For Shay Crawley, part-time professor of Spanish, learning Spanish has enriched her life in ways she never imagined.
Crawley received her undergraduate degree at Northeastern Louisiana University in the small college town of Monroe, Louisiana. Crawley said she initially went to college with the plan to major in pre-law and attend law school.
“I started off as a pre-law major with a minor in English thinking I wanted to do law school, but I did a Spanish 101 class and the professor was just amazing,” Crawley said. “She was a wonderful teacher, so I took her class and she was so great I took her again.”
Crawley said her Spanish teacher inspired her to pursue learning Spanish.
“So, I just kept having this particular professor as a teacher,” Crawley said. “So, then I thought, ‘Let me just minor in Spanish and I said I could still do law school with Spanish.’”
Crawley expressed how she was trying to hold on to her dream of going to law school but soon realized Spanish was her passion.
“I traveled abroad my junior year to Mexico, which was a wonderful experience, so then I said, ‘Let me just go ahead and major in Spanish; I can still do pre-law,’” Crawley said. “So, I ended up with a degree in Spanish with a minor in English.”
After graduating from Northeastern Louisiana University, Crawley decided to pursue her master’s degree at Mississippi State University while her husband earned his Ph.D. in agriculture. Crawley said her intention was to still attend law school once her husband graduated, but then she had a teaching assistantship where she received a small stipend for teaching beginners level Spanish classes.
“I was a nervous wreck about it; the last thing I wanted to do was teach,” Crawley said. “I taught that first class and I was hooked. I decided no more law school after my entire life of wanting to go to law school.”
After Crawley earned her master’s degree, she said she taught English as a second language (ESL) at Mississippi State and then taught in Korea for a year while her husband finished his degree.
“I actually taught ESL for years and years and I absolutely loved it,” Crawley said. “I met a lot of Spanish speakers that I ended up being really close with.”
Crawley came to the Florence area once her husband graduated. She said they moved to Florence with the intentions of staying for a couple of years. Sixteen years later they are still here.
Crawley said her favorite part about FMU is being able to impact students.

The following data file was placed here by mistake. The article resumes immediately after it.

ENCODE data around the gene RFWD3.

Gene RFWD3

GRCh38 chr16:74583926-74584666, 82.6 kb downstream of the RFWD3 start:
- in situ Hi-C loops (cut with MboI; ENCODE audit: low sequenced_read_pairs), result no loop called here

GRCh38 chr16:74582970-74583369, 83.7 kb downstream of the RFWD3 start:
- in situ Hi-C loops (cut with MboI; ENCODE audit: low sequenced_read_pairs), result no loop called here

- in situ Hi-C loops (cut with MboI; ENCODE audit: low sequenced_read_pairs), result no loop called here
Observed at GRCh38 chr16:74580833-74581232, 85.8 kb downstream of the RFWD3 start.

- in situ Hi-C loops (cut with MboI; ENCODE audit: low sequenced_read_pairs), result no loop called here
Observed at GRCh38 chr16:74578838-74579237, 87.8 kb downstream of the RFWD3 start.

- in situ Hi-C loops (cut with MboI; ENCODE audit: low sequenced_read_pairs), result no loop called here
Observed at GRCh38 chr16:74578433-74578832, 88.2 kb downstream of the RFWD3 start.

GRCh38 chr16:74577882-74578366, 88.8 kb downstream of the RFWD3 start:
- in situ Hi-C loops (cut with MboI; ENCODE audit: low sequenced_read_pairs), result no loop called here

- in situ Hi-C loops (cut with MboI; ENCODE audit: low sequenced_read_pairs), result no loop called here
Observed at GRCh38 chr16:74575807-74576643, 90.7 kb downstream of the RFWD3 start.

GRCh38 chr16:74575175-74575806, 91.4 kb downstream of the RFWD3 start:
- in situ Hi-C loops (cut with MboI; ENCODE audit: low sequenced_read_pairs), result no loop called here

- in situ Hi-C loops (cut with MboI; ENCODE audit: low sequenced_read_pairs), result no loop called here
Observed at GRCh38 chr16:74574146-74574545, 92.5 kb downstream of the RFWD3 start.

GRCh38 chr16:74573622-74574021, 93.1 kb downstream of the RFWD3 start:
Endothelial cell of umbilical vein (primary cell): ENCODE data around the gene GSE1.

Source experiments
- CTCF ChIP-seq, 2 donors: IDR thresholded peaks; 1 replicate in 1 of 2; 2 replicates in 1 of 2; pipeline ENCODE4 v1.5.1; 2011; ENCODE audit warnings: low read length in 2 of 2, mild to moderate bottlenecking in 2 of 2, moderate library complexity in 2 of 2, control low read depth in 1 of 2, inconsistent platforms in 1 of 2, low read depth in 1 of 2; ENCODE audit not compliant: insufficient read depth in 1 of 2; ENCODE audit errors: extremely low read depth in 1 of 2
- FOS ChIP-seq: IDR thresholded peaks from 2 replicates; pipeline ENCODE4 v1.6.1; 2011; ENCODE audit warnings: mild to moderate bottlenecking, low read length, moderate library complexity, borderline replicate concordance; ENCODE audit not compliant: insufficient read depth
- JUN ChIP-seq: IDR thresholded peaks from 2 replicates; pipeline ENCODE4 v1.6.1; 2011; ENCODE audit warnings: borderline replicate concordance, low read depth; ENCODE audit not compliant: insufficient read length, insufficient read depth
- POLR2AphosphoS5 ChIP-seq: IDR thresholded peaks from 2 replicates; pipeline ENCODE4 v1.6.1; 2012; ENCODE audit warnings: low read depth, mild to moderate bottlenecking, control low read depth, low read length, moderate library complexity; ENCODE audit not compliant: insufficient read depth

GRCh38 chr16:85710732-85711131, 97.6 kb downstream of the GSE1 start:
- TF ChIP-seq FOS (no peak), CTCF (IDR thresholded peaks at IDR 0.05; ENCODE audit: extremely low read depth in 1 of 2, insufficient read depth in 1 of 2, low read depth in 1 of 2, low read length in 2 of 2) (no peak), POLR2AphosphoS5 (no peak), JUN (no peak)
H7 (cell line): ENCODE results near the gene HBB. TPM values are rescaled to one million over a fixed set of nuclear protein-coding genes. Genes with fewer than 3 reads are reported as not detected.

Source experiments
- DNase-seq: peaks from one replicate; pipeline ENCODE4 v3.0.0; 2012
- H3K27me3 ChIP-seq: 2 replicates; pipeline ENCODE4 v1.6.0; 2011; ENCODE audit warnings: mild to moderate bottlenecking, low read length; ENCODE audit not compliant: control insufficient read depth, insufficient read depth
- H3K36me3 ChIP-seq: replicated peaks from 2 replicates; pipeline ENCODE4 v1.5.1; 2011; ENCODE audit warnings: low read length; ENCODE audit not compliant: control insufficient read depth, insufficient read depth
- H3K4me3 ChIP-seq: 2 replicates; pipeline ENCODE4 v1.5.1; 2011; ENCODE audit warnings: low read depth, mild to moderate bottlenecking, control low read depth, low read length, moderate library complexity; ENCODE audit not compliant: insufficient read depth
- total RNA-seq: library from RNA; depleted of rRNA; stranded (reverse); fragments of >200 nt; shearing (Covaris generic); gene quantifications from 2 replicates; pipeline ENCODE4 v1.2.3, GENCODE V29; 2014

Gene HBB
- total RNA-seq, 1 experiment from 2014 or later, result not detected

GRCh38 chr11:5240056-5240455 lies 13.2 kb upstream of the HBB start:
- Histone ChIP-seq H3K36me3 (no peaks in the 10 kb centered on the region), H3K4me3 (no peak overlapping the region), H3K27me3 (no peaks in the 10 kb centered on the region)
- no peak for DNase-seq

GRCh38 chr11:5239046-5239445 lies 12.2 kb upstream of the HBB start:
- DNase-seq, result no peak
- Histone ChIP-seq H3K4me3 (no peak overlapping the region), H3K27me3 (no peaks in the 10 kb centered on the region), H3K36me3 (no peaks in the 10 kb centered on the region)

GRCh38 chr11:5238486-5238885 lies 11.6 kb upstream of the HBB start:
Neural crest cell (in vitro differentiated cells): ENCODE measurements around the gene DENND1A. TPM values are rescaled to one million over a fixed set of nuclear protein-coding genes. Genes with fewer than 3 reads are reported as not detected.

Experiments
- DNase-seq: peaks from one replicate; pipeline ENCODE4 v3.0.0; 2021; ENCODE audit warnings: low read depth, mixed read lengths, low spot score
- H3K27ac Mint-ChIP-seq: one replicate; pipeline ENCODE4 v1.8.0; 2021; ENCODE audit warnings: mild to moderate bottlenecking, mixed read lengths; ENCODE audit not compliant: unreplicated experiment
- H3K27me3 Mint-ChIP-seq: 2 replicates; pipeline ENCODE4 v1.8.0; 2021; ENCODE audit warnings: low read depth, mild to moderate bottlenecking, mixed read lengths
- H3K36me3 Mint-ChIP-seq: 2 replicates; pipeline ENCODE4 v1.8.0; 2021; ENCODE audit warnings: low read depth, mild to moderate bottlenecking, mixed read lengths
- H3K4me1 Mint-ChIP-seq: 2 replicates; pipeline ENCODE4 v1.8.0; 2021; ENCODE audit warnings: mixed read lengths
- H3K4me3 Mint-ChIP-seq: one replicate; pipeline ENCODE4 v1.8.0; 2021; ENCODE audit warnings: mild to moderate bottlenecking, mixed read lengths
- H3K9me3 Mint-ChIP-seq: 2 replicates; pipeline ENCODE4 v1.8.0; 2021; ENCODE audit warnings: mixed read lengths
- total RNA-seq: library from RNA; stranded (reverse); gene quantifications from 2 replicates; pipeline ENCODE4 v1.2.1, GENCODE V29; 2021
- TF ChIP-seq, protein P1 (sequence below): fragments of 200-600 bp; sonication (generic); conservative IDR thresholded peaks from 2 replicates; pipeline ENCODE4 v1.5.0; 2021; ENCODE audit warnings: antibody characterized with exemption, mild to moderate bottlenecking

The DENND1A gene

“It’s a small university so I get to know my students, and I get to keep in contact with my students once they move on,” Crawley said. “This is home now; my boys were born here and are being raised here.”
Crawley said the main thing she wants her students to take away is exposure to the Hispanic culture.
“I want them to be exposed to something that they haven’t been exposed to in the past,” Crawley said. “Not only just the grammar and language but the music, the food, the movies, the people. Just giving them the exposure to the culture.”
Crawley said her students have taught her many important lessons over the years.
“I’m always learning from my students,” Crawley said. “Sometimes, I feel like they teach me as much as I teach them.”
Crawley’s advice to students who are apprehensive about taking Spanish, or any foreign language courses, at FMU is to just try.
“Don’t be afraid, just try,” Crawley said. “Take a chance. I’ve had many students over the years who’ve taken Spanish 101 who thought, ‘I’m just taking this because I have to,’ and they’ve ended up being minors and majors.”
For students who are struggling in Spanish courses, Crawley encourages them to ask for help.
“Ask your professors, and ask your classmates,” Crawley said. “There are so many different apps out there now that can help you. Communication is a big thing. I’m more than happy to help.”
Crawley also teaches online Spanish courses for FMU students and online dual enrollment Spanish courses. She enjoys reading, traveling, going to the beach and spending time with her husband and two sons, Caden and Braylen.